- Students must be taught to be assertive without being unkind or overly aggressive, Kristin Stuart Valdes, the senior program manager at Morningside Center for Teaching Social Responsibility, writes for Edutopia.
- She notes that this is particularly difficult to do in a culture where putting people down is used for comedic effect in popular media and bullying easily occurs online.
- To teach assertiveness, she writes that educators should emphasize how to use the "nice no," set boundaries, ask for additional time to consider options, state your needs, use "I feel" messages and know how to appropriately respond to aggression.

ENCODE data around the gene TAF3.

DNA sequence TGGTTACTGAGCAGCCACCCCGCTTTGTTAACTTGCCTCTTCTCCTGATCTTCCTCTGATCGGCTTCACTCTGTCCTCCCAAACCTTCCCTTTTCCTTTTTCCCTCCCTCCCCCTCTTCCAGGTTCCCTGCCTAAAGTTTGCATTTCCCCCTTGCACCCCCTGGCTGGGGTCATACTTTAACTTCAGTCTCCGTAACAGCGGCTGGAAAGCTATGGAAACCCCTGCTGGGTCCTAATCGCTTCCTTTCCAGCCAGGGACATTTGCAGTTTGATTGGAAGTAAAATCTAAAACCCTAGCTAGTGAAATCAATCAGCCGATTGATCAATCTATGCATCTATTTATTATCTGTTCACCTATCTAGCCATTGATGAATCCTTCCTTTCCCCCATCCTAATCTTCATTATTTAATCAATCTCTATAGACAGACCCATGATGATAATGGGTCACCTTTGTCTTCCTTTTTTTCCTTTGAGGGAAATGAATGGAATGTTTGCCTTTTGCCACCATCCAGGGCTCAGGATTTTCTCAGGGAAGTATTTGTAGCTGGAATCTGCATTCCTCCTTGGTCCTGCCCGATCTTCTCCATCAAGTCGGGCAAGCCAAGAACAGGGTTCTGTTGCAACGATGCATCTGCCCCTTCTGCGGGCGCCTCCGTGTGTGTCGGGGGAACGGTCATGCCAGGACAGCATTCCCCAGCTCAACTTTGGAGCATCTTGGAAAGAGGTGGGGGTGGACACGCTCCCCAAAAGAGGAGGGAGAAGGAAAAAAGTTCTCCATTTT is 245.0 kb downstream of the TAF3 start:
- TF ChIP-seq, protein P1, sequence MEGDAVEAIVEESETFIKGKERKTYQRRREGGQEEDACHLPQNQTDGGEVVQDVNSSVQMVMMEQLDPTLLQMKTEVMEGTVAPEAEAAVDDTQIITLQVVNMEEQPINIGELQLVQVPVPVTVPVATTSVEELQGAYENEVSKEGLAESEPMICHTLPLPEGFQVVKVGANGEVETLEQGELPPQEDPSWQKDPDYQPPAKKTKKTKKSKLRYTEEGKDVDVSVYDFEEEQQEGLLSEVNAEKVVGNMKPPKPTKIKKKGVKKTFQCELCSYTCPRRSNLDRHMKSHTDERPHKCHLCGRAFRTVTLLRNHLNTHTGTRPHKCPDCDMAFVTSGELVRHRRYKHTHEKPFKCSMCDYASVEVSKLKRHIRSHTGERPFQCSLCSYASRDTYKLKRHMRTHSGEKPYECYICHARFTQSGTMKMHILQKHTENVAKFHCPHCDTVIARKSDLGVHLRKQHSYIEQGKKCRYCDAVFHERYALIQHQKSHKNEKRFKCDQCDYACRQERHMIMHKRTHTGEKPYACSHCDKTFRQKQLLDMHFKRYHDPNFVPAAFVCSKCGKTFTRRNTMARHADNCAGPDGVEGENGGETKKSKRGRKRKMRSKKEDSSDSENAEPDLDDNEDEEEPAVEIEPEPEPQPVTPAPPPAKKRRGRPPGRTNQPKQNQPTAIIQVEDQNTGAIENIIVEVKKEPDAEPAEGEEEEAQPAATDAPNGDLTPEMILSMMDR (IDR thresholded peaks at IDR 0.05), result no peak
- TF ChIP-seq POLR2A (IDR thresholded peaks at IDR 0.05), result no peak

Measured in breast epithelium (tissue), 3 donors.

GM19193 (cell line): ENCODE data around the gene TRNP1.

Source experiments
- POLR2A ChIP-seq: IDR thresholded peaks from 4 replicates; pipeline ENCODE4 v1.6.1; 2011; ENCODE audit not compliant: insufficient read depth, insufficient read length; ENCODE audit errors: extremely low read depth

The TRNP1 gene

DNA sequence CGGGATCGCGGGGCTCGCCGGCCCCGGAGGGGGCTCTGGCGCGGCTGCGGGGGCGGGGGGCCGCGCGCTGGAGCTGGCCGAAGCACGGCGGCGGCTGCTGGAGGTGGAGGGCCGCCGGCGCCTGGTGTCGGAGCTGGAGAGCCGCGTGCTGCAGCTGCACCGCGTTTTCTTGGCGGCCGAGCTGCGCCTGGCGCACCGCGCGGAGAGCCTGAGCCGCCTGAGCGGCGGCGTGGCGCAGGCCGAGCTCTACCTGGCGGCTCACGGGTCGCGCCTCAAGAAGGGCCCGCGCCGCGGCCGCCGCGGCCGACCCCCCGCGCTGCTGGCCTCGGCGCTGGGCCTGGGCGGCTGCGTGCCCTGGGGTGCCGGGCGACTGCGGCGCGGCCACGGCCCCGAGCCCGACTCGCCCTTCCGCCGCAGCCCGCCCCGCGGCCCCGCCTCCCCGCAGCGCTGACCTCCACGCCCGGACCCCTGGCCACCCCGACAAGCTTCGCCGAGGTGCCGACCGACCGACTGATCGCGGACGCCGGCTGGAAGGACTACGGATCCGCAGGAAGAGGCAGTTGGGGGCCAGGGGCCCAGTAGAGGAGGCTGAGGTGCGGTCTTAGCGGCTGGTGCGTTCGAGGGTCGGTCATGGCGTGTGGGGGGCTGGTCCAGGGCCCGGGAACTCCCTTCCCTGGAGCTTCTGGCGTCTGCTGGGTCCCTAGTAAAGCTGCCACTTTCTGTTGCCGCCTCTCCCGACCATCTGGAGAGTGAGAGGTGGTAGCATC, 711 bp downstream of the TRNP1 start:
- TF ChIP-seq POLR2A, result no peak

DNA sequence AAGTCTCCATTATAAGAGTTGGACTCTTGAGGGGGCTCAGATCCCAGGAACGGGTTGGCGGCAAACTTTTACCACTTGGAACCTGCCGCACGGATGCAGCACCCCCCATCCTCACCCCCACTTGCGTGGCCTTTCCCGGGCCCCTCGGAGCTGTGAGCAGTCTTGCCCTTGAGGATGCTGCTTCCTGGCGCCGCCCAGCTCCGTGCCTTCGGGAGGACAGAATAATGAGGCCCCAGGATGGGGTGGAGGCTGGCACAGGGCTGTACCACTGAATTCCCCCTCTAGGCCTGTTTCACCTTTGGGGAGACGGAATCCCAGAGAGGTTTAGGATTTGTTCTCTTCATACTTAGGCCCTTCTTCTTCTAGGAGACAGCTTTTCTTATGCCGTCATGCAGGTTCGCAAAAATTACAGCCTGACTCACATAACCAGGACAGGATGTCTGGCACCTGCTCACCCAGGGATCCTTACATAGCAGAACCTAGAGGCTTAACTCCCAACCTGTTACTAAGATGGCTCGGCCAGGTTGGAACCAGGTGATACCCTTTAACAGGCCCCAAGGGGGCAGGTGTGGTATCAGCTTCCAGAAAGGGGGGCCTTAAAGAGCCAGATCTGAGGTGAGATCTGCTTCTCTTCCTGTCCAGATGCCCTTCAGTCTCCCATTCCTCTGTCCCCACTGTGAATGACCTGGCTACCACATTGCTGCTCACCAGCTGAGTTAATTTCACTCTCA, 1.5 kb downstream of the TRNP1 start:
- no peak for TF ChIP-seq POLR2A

One of the goals of social-emotional learning (SEL) is to teach students to engage in respectful discourse in an effort to disrupt the trend in recent years of people opting to shout each other down during public debate. Teaching assertiveness is a strong foundation to build those efforts on. Beyond that, it's paramount to other SEL skills like empathy and cooperation.
It's a skill that can also be further incorporated into disciplinary practices, like restorative justice, and it's easily modeled to students through interactions between adults within the school building. Beyond that, educators can also track down appropriate clips from TV shows that model the wrong ways to interact, guiding students through exercises to explain how the interactions on display could have been adjusted to be more effective for those involved.